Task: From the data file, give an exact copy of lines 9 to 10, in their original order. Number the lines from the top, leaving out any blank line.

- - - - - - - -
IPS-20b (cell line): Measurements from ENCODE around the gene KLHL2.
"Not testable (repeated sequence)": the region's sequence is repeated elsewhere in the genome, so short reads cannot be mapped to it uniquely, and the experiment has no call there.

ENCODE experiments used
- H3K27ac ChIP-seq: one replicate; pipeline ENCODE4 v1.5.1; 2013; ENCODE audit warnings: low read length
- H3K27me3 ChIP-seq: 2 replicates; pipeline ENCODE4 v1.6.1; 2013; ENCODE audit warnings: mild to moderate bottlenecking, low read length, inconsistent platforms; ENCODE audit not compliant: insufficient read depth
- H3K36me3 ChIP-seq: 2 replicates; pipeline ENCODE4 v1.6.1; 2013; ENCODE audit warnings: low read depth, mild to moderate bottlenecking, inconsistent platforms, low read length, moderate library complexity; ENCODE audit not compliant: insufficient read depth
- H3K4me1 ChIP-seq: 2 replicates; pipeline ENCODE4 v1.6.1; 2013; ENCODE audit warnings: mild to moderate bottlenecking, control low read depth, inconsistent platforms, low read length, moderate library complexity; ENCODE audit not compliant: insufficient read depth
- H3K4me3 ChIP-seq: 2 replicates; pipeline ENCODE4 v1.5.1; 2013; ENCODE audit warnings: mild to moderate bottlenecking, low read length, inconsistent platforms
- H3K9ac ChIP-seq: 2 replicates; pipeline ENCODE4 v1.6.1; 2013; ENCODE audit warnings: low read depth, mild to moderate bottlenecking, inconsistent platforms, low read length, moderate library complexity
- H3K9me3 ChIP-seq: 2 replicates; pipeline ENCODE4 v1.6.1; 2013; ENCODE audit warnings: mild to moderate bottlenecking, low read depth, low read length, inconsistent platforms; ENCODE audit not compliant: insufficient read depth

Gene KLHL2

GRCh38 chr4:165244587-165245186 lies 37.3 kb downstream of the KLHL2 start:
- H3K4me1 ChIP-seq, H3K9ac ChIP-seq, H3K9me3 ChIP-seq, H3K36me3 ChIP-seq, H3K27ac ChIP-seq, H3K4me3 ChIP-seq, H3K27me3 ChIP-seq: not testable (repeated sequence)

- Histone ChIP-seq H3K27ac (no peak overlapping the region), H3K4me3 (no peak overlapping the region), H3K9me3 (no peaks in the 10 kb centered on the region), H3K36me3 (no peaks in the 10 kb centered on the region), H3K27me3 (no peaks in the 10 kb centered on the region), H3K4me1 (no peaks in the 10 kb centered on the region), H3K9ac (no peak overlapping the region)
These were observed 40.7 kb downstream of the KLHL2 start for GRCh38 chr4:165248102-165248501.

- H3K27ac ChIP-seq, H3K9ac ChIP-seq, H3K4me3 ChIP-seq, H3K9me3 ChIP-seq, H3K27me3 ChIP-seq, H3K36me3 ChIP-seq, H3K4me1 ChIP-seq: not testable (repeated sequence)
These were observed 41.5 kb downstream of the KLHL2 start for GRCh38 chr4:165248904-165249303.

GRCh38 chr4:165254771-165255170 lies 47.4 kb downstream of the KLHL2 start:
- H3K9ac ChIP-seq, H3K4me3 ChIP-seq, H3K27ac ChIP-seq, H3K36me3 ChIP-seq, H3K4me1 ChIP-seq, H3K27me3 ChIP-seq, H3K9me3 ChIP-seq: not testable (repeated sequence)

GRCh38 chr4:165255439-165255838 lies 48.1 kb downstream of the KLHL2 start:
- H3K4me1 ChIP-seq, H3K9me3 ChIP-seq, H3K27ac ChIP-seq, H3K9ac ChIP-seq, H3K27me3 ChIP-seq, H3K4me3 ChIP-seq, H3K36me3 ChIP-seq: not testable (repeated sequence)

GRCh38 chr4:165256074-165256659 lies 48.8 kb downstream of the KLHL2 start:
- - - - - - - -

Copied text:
- H3K9ac ChIP-seq: 2 replicates; pipeline ENCODE4 v1.6.1; 2013; ENCODE audit warnings: low read depth, mild to moderate bottlenecking, inconsistent platforms, low read length, moderate library complexity
- H3K9me3 ChIP-seq: 2 replicates; pipeline ENCODE4 v1.6.1; 2013; ENCODE audit warnings: mild to moderate bottlenecking, low read depth, low read length, inconsistent platforms; ENCODE audit not compliant: insufficient read depth